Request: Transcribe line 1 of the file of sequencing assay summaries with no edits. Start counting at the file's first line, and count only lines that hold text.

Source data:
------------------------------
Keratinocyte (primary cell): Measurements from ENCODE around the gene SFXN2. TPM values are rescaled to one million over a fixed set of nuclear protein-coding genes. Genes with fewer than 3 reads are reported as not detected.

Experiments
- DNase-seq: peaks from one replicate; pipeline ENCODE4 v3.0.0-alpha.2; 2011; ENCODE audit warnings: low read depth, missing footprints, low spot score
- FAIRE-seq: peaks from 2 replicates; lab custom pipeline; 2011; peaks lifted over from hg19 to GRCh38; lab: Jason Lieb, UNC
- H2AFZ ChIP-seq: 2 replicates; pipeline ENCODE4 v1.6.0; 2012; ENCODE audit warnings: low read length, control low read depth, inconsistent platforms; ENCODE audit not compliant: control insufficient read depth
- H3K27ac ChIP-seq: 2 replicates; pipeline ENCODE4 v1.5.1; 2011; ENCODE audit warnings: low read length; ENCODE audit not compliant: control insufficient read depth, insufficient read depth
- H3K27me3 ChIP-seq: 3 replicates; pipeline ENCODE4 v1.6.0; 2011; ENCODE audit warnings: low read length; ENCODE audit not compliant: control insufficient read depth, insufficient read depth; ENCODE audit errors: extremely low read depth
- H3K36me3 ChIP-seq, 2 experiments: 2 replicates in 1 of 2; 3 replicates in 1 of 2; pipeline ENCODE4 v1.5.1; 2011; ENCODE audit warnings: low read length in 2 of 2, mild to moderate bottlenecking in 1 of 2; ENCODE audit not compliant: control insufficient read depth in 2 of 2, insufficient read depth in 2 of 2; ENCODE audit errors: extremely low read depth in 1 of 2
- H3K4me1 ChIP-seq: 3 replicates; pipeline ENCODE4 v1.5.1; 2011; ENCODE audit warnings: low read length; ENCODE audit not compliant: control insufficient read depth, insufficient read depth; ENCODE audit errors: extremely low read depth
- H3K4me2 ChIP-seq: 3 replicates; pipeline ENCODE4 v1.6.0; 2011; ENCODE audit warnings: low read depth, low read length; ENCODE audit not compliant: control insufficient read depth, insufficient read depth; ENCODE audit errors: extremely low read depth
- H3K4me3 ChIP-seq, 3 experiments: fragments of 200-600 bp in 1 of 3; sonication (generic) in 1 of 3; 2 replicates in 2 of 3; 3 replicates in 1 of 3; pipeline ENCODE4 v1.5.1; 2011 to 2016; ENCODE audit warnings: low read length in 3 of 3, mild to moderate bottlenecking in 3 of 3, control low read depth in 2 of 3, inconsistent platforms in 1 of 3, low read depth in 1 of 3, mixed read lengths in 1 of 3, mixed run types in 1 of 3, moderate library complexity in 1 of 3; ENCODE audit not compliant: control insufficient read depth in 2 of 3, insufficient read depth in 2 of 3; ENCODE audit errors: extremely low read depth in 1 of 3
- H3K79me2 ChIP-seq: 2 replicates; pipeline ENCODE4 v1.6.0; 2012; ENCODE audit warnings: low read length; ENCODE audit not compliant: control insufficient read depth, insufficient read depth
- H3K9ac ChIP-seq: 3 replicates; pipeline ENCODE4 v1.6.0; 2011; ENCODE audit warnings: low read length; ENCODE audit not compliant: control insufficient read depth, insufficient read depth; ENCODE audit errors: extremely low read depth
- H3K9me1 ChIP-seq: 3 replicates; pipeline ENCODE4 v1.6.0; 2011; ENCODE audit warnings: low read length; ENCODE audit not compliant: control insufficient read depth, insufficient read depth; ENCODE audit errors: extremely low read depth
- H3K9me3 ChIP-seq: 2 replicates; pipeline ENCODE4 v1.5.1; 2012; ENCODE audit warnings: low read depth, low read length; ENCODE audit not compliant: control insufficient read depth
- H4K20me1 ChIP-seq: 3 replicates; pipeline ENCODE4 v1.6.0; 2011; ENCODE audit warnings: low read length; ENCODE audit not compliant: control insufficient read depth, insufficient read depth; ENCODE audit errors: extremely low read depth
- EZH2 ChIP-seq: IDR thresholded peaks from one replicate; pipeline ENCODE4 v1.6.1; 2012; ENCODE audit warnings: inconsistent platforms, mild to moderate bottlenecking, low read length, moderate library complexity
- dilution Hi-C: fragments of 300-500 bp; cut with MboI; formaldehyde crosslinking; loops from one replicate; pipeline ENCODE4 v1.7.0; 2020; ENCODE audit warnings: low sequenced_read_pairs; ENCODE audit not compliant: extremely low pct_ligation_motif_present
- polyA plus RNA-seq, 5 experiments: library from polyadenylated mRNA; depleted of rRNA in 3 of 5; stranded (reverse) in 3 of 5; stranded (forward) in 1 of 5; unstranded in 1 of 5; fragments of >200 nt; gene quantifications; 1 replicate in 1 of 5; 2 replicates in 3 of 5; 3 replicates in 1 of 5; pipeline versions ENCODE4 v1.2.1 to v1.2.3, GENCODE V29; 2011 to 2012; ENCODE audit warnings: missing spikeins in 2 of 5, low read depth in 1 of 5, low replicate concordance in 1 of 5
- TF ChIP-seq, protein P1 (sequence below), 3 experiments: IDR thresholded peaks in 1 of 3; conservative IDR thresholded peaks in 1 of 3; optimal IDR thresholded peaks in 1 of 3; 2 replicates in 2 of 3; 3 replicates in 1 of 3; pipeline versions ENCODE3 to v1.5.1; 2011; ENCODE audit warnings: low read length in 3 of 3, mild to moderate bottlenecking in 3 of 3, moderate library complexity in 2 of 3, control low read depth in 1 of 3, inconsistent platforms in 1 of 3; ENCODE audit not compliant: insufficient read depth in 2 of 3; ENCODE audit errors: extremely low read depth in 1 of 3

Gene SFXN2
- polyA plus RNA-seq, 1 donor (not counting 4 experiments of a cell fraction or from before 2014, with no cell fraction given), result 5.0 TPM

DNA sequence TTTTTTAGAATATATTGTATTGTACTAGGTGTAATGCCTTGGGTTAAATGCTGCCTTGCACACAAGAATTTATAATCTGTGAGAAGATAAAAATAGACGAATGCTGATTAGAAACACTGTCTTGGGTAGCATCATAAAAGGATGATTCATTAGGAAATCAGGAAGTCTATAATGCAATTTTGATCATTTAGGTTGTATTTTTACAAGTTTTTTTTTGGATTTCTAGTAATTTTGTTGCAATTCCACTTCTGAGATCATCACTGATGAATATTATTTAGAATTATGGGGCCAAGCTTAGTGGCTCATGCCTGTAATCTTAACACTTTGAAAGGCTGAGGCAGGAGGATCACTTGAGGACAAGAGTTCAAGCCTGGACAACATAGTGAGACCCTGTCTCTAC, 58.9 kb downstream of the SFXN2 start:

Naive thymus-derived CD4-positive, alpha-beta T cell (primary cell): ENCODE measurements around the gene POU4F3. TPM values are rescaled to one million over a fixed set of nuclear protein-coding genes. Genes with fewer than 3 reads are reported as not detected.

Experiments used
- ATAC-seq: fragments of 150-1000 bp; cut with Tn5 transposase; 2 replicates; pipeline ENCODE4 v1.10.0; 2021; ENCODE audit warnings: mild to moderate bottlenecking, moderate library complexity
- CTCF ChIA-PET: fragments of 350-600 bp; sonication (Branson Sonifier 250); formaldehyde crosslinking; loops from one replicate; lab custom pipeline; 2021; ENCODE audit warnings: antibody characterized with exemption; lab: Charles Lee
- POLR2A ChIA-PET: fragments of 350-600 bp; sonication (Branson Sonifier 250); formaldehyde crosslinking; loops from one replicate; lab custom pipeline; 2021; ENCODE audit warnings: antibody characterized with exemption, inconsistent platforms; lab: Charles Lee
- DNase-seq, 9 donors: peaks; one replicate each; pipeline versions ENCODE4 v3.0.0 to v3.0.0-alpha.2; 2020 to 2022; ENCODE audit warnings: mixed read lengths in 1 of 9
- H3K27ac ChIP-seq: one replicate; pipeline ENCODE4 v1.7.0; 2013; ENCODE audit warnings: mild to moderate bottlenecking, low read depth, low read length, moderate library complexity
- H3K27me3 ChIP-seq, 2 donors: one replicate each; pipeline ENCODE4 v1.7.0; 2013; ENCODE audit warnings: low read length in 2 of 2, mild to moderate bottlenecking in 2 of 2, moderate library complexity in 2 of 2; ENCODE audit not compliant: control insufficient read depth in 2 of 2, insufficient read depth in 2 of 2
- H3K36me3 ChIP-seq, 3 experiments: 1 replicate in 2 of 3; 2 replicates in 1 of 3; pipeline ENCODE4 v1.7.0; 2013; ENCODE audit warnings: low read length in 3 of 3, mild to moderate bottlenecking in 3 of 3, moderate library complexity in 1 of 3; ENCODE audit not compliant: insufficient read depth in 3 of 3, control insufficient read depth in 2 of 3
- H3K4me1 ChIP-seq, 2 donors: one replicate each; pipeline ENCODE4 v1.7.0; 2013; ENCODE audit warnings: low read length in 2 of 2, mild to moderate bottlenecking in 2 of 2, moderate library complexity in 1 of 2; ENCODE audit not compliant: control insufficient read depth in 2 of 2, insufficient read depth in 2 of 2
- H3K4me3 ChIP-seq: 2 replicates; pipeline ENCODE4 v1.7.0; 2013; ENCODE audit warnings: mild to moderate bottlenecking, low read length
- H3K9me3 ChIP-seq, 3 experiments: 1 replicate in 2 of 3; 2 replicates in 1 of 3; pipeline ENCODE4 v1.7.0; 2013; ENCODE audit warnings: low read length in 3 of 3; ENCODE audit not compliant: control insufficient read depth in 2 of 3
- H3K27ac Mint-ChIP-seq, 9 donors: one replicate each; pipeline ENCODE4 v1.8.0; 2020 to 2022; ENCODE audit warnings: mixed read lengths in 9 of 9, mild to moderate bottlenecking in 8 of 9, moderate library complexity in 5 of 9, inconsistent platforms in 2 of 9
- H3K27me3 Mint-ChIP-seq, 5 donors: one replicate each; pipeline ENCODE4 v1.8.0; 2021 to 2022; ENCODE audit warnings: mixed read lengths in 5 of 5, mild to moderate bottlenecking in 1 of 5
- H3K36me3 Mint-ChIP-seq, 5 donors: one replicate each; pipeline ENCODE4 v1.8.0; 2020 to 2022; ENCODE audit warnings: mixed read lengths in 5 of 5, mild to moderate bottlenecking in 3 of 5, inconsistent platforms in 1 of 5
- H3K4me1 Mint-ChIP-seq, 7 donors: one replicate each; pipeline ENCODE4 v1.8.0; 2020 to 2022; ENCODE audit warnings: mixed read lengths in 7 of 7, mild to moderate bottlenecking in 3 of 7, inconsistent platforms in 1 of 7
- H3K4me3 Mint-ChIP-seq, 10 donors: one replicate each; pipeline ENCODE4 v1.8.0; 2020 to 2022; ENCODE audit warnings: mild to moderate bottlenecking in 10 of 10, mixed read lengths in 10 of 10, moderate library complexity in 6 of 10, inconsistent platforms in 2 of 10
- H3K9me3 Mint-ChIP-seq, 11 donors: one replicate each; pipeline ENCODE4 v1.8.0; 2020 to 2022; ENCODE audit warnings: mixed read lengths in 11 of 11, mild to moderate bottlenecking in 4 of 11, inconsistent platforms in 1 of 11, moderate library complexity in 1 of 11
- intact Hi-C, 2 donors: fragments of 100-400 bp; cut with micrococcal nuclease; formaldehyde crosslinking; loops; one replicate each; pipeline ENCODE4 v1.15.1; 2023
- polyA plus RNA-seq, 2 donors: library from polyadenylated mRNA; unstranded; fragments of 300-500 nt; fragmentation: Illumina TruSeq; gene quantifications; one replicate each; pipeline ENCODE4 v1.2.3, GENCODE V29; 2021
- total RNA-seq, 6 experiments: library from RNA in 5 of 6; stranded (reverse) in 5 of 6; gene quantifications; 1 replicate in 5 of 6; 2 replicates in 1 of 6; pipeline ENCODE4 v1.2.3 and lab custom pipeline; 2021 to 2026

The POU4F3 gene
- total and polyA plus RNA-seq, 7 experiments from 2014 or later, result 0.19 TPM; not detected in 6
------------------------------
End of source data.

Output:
Keratinocyte (primary cell): Measurements from ENCODE around the gene SFXN2. TPM values are rescaled to one million over a fixed set of nuclear protein-coding genes. Genes with fewer than 3 reads are reported as not detected.